15. History and stabilization of the Plutonium Finishing Plant (PFP) complex, Hanford Site

    SciTech Connect (OSTI)

    Gerber, M.S., Fluor Daniel Hanford

    1997-02-18T23:59:59.000Z

    The 231-Z Isolation Building or Plutonium Metallurgy Building is located in the Hanford Site`s 200 West Area, approximately 300 yards north of the Plutonium Finishing Plant (PFP) (234-5 Building). When the Hanford Engineer Works (HEW) built it in 1944 to contain the final step for processing plutonium, it was called the Isolation Building. At that time, HEW used a bismuth phosphate radiochemical separations process to make `AT solution,` which was then dried and shipped to Los Alamos, New Mexico. (AT solution is a code name used during World War II for the final HEW product.) The process was carried out first in T Plant and the 224-T Bulk Reduction Building and B Plant and the 224-B Bulk Reduction Building. The 224-T and -B processes produced a concentrated plutonium nitrate stream, which then was sent in 8-gallon batches to the 231-Z Building for final purification. In the 231-Z Building, the plutonium nitrate solution underwent peroxide `strikes` (additions of hydrogen peroxide to further separate the plutonium from its carrier solutions), to form the AT solution. The AT solution was dried and shipped to the Los Alamos Site, where it was made into metallic plutonium and then into weapons hemispheres.` The 231-Z Building began `hot` operations (operations using radioactive materials) with regular runs of plutonium nitrate on January 16, 1945.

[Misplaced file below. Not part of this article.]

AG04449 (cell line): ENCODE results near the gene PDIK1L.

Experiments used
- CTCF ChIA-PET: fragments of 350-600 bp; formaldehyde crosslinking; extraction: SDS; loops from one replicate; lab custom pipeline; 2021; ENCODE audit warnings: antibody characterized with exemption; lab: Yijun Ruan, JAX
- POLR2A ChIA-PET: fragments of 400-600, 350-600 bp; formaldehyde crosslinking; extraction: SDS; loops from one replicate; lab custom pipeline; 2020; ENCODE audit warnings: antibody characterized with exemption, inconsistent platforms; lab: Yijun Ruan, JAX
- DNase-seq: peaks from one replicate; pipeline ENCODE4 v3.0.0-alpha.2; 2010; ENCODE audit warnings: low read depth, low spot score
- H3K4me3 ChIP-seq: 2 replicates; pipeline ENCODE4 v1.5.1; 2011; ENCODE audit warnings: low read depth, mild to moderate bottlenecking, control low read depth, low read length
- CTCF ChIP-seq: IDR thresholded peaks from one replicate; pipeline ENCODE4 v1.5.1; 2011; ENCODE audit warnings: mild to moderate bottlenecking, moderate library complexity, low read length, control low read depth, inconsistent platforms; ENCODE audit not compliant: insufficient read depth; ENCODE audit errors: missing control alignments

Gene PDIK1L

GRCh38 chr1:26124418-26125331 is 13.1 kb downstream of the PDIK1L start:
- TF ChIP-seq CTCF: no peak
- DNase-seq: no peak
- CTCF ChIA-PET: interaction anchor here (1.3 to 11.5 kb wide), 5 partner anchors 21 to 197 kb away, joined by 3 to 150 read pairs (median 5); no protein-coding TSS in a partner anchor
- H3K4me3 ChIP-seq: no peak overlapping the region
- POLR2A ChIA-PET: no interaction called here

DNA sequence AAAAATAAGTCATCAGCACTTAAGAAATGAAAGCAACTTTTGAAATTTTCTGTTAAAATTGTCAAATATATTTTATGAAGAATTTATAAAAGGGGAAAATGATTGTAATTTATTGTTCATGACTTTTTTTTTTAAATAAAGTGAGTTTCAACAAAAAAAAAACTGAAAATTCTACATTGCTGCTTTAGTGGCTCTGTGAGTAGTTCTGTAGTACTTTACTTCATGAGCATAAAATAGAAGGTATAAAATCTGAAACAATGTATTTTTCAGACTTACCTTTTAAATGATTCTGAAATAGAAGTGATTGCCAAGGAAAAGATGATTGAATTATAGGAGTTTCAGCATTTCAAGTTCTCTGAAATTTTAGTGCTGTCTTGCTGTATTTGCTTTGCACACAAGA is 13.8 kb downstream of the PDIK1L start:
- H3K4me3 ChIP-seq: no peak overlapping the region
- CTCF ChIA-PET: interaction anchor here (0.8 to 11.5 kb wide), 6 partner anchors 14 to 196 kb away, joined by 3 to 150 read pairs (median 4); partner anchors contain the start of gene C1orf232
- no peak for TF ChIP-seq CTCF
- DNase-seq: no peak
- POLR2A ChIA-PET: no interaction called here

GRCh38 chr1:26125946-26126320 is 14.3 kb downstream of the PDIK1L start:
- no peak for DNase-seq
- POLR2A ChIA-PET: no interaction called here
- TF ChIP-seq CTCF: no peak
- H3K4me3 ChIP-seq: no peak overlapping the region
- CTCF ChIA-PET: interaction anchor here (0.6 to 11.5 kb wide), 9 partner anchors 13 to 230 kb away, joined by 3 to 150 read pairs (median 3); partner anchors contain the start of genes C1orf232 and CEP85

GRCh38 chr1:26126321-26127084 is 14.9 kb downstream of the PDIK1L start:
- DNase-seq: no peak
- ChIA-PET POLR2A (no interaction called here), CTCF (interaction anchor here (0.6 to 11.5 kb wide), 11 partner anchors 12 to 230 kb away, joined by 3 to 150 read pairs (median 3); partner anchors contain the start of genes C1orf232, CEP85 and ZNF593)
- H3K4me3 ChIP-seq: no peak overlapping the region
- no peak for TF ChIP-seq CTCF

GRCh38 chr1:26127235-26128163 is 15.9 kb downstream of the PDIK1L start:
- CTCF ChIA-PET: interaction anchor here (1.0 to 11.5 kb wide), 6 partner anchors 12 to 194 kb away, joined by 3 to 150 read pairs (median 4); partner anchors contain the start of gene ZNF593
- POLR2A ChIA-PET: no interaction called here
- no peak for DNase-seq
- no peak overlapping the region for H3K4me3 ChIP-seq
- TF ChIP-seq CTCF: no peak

16. 35461,"AECTRA REFG & MKTG",1,152,"MOTOR GAS, OTHER FINISHED"...

    U.S. Energy Information Administration (EIA) Indexed Site

    461,"AECTRA REFG & MKTG",1,152,"MOTOR GAS, OTHER FINISHED",1803,"JACKSONVILLE, FL","FLORIDA",1,340,"FINLAND",50,0,0,,,,, 35461,"AECTRA REFG & MKTG",2,152,"MOTOR GAS, OTHER...

  17. 33634,"AECTRA REFG & MKTG",1,133,"MOTOR GAS, FINISHED UNLEADED...

    U.S. Energy Information Administration (EIA) Indexed Site

    634,"AECTRA REFG & MKTG",1,133,"MOTOR GAS, FINISHED UNLEADED",1803,"JACKSONVILLE, FL","FLORIDA",1,940,"VENEZUELA",239,0,0,,,,, 33634,"AECTRA REFG & MKTG",2,134,"MOTOR GAS BLENDING...

  18. 36556,"AECTRA REFG & MKTG",1,152,"MOTOR GAS, OTHER FINISHED"...

    U.S. Energy Information Administration (EIA) Indexed Site

    556,"AECTRA REFG & MKTG",1,152,"MOTOR GAS, OTHER FINISHED",1803,"JACKSONVILLE, FL","FLORIDA",1,940,"VENEZUELA",230,0,0 36556,"AECTRA REFG & MKTG",2,461,"DISTILLATE, < 0.05% SUL...

  19. 36191,"AECTRA REFG & MKTG",1,152,"MOTOR GAS, OTHER FINISHED"...

    U.S. Energy Information Administration (EIA) Indexed Site